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Homegrown talent: Plant that bell, let it ring
Federal Way is often referred to as a mobile community — a rootless suburb where residents, not wedded to the community by family or historical ties, come and go as jobs and other factors influence them.
To some extent that’s true. As a largely bedroom community, working in another city prevents some Federal Wayers from feeling attached to the place where they lay their heads at night. The high number of apartments we have also fosters a certain transience.
This mobility can confound efforts to establish community identity and involve people in community improvement efforts, a topic I’ll follow up on next week.
But a closer look at the community shows that the F-Dub is not necessarily hemorrhaging its homegrown brains and talent. There is a population of residents who grew up here and as adults are contributing to the betterment of Federal Way. These F-Dubbers bring with them not only a commitment to their town, but also a historical knowledge and a complex network of family and friends that enriches the community for the rest of us.
Here are just a few I’ve run across in the past month.
Tom Pierson: This Thomas Jefferson High School grad has had a significant impact on his hometown as the Federal Way Chamber of Commerce CEO and former legislative director for King County Councilman Pete von Reichbauer. In his time at the helm of the Chamber, the whip smart Pierson has transformed the organization into a strong and effective advocate for local businesses as well as a service organization that finds ways to improve local businesses and the business climate. The Chamber’s sophisticated approach to community politics, and its recognition that healthy businesses depend on and should support overall quality of life, owes much to its CEO’s roots here.
Wade Webber: Another Raider enhancing the community in a completely different way than the previous one. The former Thomas Jefferson soccer star returned to Federal Way after his pro soccer career to teach history at his alma mater. According to a reliable source, he not only is a great history teacher, but he can make history interesting, “even during first period.”
Last year he took the reins of the girls’ soccer program with the goal of getting the team back to its glory days of the late 1980s, when the girls won a state championship. No doubt, it won’t hurt to have a coach who was there when the girls won it all and won a few trophies himself as a player. (Conflict of interest statement: Webber coaches two of my daughters. Even larger conflict of interest: Like me, he is a diehard Arsenal fan)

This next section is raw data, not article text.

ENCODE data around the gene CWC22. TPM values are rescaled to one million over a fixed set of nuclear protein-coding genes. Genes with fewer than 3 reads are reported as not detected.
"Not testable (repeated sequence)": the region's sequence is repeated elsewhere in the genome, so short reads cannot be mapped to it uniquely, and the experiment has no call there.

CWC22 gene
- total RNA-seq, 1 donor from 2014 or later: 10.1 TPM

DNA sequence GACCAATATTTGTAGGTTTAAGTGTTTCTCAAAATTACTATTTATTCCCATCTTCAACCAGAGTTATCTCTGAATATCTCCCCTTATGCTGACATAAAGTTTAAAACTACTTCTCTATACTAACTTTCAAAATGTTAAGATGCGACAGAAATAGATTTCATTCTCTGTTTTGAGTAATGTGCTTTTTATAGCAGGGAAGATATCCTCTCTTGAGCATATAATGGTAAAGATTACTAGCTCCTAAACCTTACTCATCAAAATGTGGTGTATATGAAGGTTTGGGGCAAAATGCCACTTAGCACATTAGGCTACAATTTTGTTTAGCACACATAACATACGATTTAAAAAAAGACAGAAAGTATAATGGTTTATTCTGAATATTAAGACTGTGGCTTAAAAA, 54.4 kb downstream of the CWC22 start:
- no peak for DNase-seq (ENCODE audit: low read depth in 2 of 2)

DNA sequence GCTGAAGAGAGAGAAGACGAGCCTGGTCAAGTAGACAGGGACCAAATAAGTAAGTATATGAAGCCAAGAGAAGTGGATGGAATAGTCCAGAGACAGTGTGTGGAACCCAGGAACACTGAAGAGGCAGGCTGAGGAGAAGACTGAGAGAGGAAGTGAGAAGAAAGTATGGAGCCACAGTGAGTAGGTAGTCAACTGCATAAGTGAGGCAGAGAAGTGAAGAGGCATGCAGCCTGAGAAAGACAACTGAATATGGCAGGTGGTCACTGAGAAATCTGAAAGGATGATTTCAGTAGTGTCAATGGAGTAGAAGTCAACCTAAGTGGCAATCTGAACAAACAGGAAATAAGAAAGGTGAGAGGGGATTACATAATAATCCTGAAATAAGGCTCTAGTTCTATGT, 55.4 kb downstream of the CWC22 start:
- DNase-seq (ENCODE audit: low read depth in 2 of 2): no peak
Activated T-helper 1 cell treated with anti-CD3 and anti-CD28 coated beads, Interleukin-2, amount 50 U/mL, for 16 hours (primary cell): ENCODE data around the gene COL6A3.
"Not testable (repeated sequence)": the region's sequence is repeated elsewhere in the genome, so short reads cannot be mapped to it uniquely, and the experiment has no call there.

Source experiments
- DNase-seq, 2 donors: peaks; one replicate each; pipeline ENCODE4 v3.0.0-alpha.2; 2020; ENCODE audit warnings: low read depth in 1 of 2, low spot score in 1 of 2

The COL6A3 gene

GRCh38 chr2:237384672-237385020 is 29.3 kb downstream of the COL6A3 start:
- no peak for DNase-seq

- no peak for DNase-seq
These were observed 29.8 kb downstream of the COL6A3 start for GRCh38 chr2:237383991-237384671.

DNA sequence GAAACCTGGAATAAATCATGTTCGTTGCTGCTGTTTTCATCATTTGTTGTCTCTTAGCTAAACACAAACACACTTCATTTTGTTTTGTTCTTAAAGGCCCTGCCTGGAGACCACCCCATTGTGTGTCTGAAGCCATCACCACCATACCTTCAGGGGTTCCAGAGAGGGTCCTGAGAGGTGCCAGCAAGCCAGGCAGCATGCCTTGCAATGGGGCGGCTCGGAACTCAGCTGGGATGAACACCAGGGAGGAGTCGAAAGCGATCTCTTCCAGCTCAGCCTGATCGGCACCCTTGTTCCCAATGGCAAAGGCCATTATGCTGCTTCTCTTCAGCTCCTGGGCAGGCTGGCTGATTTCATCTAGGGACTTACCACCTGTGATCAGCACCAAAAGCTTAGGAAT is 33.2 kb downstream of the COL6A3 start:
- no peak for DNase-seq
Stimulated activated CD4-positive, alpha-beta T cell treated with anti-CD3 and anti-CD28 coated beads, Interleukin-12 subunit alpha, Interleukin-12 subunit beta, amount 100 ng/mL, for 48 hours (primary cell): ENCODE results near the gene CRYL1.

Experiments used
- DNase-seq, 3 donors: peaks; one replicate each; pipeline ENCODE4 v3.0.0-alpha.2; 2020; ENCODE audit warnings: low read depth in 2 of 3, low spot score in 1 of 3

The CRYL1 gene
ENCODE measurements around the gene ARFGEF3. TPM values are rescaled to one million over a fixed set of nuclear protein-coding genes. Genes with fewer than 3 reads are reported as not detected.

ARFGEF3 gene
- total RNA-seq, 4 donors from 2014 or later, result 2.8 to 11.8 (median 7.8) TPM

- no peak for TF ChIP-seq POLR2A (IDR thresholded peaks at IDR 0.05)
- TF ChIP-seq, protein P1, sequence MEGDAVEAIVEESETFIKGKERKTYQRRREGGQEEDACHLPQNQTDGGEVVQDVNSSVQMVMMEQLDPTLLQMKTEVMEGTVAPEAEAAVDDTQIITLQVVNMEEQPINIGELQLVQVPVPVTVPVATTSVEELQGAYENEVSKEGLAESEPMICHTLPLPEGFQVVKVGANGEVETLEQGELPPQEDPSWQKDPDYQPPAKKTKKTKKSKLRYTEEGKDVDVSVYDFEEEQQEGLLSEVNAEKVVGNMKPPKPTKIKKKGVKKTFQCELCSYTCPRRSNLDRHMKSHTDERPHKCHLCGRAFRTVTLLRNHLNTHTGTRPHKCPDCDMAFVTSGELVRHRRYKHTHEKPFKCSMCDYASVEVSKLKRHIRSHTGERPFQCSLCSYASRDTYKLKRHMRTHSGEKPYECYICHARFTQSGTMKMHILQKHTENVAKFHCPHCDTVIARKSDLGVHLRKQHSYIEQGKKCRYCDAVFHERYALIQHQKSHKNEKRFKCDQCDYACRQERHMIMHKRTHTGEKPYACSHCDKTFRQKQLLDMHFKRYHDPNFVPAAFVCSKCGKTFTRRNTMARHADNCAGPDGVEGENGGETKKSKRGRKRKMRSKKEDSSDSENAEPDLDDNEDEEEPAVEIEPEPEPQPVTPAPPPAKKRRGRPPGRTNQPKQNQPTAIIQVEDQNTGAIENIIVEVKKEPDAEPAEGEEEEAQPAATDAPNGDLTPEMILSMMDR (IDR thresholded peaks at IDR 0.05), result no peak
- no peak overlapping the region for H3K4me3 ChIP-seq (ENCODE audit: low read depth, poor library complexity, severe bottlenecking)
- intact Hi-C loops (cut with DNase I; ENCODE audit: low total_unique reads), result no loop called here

Darryl Pittman: Finally, a Gator! The Metropolitan Market manager was a Decatur High grad, a few years behind me in the early 1980s. A few years back, Pittman opened The Met, easily Federal Way’s classiest grocery store. Retail is important to image, and having a Met Market here is a boon to the F-Dub. Darryl has also made sure that the store invests in the community, supporting causes like FUSION and the Friends of the Hylebos Ruby Dance awards dinner.
Jack Dovey: I won’t say too much about our mayor, as I’ve mentioned him in a couple of recent columns. But he’s a fellow Decatur Gator, so I must have him on my list. Dovey has been a successful businessman, with Bluewater Wireless, as well as a longtime public servant on the city council. Behind the scenes, you’ll also find Jack and his wife, Jennifer, supporting countless community causes.
Tim Hickel: In 1976, Tim was a member of Federal Way High School’s great football team that was a runner-up in the state championship. For two decades, (pun alert) he has been a top local legal eagle, a popular attorney in the law firm he founded with fellow Eagle Gaylen Payne. He also represented the Federal Way area as a state representative in the early 1990s. Also to his credit, Tim married the talented and likable Teri, who is executive director of Advancing Leadership and well known through her years of volunteer work on behalf Federal Way Public Schools.
These are just a handful of homegrown F-Dubbers helping to build our community as businesspeople, volunteers and elected officials, but there are many more. I believe that Federal Way is developing a stronger sense of community identity, and more kids that grow up here will find reasons to stay. Like the folks on this list, they will help make Federal Way an even stronger community.
Chris Carrel is a lifelong Federal Way resident and executive director of the Friends of the Hylebos, a nonprofit conservation organization working to preserve and restore Hylebos Creek and the West Hylebos Wetlands. Contact: firstname.lastname@example.org.